09 May 2008

The truth about working from home

I received a press release today promoting next Thursday's "National Work From Home Day". I thought it was a joke at first, like the release I received about National Orgasm Day (which turned out to be a) true and b) an excuse to flog pelvic floor toners, I kid you not). But no, National Work From Home Day is a genuine "day".

Like those annoying awareness weeks for all kinds of weird medical conditions and the utterly bizarre such as Compost Awareness Week, national whatever days seem to be rife. I'd bet my trusty copy of NODWE that we have an official day for something at least 300 times a year.

So what is the purpose of NWFHD? Apparently to promote the benefits of working from home to employers so they can let their staff out of the office one or two days a week. Apparently, 3.5 million people work from home, but I was a bit miffed to discover the stats do not include the self-employed, making it somewhat meaningless for those of us who work freelance (or even homeworkers doing piecework to earn vital money in the country's poorer households).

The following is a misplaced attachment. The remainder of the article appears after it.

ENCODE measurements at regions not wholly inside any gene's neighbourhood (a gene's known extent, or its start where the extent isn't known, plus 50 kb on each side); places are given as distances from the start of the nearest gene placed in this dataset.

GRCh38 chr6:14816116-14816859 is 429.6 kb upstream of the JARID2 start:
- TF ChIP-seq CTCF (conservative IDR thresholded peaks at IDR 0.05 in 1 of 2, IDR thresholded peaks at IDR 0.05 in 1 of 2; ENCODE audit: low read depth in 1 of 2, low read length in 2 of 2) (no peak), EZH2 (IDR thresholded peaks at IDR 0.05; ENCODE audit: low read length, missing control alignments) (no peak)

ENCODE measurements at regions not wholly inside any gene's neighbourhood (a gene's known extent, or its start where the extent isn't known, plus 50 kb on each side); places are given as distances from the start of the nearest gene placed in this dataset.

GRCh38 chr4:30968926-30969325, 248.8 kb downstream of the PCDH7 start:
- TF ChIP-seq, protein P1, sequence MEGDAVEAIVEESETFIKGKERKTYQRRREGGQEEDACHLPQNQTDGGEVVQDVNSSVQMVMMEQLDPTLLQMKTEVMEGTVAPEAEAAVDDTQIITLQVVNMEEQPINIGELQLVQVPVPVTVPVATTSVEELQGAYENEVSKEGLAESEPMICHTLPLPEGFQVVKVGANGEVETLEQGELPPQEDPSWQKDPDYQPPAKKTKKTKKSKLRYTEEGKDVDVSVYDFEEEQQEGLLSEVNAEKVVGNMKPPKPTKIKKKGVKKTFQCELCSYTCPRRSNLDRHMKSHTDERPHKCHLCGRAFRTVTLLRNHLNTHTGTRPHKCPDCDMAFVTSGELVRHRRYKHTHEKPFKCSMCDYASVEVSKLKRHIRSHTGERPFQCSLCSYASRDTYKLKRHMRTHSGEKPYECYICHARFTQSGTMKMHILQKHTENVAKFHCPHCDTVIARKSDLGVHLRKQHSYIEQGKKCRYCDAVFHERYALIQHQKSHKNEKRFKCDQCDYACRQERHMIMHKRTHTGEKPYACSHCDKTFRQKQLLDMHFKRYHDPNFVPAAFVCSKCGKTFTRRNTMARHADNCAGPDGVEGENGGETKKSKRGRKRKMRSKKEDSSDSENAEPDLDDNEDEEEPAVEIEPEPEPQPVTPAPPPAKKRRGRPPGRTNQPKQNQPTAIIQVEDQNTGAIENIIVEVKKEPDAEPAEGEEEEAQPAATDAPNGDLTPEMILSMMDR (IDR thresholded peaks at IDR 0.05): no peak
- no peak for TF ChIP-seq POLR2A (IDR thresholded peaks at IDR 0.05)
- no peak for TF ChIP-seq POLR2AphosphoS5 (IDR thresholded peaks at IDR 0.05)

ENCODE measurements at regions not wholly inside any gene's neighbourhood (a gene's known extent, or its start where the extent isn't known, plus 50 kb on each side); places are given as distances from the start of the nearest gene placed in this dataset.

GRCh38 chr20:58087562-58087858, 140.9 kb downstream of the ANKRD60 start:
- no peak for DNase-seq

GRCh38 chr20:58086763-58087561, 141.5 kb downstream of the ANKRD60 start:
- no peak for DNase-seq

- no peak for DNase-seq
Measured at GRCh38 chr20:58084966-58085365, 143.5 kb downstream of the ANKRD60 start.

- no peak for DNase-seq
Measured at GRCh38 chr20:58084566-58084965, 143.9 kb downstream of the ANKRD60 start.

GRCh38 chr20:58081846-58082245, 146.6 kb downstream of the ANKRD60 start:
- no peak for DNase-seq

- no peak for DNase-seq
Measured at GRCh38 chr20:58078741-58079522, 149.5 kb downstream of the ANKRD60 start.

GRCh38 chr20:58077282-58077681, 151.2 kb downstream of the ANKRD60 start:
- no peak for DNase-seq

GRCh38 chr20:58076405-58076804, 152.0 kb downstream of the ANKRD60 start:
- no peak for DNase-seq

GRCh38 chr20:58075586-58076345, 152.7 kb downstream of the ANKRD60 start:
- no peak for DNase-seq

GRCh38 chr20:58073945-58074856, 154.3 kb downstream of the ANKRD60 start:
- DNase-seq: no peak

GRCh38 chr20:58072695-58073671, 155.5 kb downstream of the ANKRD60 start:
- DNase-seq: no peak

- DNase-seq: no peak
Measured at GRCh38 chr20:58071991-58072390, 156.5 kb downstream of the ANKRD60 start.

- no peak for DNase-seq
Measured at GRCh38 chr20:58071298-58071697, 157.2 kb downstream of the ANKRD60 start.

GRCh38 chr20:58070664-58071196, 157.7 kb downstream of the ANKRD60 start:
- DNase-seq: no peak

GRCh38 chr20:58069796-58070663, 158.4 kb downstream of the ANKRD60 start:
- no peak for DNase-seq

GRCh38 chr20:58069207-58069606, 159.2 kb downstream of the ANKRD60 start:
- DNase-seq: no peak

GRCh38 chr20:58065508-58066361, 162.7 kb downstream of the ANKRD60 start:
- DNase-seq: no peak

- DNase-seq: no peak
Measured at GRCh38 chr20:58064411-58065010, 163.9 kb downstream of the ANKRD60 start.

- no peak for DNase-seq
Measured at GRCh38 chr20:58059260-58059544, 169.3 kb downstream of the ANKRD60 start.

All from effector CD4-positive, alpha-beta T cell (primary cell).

So, nothing for us to celebrate, or even mark then. Somehow, I don't think Interflora will be ringing my doorbell next week to present me with a bouquet of flowers simply for having the gumption to work for myself. I've no idea how many non-employees are home-based but I bet it's more than 3.5 million staffers who don't commute one day a week and think they ought to be commended for it.

True, working from home frees you from the grind of the daily commute and gives you control over what you do, when you do it and how, but the staffers are probably still being checked up on... And the downside is that when you are home-based, friends and family think you're not really working and will try and invite themselves over for coffee or ask you to run errands (I soon knocked that notion on the head).

And the plus is that if, like today, I feel like skiving, I can. My workload today consisted of a gym workout, some surfing on the net, writing a couple of invoices, paying in some cheques, picking up a prescription, fielding a couple of calls about prospective jobs, pondering a potential pitch and having a long and leisurely walk in the sunshine. I'd like to see staffers try that.

I just don't get the point of NWFHD - if the purpose is to get big businesses to sign up for a charter mark, surely there are better ways to get them to improve working conditions for their staff, instead of creating yet another tedious Day that no one really cares about.

Anyone for an Awareness Fatigue Awareness Week?

No comments: